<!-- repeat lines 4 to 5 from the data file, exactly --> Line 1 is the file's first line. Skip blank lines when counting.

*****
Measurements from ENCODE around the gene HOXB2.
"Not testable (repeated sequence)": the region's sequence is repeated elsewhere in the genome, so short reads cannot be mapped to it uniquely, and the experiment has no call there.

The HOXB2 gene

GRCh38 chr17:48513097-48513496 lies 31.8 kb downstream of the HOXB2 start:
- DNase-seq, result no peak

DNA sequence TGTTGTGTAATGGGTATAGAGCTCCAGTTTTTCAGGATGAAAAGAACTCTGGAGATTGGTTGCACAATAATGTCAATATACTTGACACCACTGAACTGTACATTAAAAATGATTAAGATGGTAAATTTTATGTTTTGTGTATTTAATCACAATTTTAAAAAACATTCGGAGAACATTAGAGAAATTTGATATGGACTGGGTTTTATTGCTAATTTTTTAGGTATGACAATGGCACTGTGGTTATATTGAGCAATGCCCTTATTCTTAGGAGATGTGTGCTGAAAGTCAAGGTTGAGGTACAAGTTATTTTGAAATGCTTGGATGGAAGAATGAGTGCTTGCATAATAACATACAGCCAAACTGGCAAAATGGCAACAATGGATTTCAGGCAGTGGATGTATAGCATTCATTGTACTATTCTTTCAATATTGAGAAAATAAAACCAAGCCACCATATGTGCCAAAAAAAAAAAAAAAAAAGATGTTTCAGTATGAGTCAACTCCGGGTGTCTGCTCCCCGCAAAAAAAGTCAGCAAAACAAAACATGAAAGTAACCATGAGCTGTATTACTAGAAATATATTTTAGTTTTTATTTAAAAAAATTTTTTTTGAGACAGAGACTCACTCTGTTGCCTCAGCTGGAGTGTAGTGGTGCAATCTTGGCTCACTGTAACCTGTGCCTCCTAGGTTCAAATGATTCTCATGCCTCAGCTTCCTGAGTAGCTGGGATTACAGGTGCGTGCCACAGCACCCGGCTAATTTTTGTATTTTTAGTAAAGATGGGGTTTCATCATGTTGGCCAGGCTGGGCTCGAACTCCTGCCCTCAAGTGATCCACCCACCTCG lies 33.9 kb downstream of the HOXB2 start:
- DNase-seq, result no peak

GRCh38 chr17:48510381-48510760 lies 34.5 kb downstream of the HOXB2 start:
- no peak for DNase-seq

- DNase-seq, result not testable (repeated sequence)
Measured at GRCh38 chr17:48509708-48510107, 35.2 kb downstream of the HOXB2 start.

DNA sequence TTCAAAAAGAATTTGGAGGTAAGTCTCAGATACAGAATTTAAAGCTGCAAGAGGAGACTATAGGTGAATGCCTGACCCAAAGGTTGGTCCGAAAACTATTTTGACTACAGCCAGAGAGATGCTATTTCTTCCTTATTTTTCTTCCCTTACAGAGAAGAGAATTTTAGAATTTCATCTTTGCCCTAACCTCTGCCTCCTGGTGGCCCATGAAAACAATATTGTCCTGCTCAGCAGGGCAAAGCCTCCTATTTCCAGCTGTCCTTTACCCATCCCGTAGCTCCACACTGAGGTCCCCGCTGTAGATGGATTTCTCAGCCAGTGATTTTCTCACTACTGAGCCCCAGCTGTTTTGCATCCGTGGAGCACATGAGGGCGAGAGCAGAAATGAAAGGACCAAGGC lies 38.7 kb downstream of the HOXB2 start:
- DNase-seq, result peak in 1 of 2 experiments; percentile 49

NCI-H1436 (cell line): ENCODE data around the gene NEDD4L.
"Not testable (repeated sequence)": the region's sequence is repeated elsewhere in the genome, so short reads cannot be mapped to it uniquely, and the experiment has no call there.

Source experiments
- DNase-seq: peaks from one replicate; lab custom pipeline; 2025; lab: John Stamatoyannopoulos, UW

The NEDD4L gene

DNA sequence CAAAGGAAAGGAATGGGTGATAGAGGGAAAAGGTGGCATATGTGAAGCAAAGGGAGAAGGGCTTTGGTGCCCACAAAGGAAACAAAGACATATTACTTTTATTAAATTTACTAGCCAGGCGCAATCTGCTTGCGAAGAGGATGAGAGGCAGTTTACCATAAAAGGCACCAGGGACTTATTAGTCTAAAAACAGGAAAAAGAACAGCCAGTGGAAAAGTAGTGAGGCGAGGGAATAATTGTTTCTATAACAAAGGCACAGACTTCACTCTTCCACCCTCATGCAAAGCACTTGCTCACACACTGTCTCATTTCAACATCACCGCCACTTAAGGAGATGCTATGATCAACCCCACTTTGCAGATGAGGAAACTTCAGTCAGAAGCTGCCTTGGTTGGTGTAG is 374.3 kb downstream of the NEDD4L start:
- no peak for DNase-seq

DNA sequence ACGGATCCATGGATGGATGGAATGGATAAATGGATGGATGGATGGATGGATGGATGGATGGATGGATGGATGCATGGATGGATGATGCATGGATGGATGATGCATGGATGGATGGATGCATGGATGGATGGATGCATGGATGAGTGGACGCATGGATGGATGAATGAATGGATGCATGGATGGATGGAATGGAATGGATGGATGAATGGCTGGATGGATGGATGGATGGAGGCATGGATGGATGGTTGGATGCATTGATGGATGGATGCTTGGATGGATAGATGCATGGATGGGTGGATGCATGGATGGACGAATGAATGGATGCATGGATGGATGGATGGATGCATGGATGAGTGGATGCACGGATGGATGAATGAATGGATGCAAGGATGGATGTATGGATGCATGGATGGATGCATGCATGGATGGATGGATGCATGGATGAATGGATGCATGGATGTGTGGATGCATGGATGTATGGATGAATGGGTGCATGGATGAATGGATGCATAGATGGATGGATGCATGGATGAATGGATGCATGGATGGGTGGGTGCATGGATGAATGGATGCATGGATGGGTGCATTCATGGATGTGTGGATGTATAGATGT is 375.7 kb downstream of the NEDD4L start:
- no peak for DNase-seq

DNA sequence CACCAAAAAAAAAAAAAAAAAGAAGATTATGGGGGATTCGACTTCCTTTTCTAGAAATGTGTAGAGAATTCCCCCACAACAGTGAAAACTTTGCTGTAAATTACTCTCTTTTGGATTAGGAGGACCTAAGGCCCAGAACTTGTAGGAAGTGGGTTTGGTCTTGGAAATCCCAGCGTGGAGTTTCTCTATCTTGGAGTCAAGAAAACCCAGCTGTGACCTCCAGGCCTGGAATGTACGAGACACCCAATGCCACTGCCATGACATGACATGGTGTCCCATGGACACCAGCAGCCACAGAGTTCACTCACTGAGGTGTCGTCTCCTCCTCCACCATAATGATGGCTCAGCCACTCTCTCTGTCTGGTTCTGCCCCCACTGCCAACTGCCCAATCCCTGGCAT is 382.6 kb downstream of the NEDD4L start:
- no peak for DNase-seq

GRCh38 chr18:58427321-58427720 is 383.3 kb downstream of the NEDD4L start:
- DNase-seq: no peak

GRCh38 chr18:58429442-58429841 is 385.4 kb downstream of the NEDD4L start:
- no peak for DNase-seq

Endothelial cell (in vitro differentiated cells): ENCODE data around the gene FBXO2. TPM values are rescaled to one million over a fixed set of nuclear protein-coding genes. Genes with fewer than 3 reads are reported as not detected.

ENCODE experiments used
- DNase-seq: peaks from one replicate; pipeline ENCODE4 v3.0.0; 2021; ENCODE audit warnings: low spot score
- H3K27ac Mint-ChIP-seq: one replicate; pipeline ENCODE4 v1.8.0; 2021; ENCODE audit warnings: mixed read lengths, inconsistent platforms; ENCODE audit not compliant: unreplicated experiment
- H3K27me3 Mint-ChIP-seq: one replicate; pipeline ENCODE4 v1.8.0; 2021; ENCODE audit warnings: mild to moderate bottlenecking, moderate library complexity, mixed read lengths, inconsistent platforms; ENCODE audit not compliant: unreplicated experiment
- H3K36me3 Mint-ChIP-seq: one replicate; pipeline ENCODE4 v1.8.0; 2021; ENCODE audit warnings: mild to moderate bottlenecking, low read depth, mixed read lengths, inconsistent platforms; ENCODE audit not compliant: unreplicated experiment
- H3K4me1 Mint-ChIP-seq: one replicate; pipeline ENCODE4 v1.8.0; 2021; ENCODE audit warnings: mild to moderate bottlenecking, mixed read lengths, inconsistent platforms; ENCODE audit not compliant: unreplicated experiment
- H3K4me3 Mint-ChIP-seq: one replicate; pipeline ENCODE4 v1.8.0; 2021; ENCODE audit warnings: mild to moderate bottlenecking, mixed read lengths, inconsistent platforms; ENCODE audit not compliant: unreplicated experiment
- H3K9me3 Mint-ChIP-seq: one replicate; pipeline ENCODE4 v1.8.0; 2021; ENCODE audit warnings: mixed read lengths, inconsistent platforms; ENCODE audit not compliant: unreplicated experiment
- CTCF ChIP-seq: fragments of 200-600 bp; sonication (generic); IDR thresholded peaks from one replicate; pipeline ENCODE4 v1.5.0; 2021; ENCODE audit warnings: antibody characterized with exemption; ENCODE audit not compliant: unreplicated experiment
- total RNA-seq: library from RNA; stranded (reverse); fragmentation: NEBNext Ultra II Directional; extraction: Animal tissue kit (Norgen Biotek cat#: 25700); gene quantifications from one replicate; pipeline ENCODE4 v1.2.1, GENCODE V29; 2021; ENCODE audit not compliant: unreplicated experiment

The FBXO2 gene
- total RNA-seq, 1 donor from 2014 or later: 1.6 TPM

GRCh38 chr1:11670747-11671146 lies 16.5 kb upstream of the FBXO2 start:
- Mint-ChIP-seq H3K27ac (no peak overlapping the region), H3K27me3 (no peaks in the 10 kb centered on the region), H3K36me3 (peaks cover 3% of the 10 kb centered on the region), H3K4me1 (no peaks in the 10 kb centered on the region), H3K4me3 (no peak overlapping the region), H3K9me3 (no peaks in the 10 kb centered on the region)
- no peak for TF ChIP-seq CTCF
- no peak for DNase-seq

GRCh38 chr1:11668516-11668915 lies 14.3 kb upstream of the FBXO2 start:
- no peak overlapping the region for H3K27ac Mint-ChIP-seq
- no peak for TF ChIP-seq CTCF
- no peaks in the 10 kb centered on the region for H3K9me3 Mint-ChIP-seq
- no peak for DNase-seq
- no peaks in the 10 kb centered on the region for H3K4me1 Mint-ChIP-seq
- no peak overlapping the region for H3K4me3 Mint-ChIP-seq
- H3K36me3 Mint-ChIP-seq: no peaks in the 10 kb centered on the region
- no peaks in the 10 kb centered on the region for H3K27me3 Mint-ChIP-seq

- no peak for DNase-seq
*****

GRCh38 chr17:48513097-48513496 lies 31.8 kb downstream of the HOXB2 start:
- DNase-seq, result no peak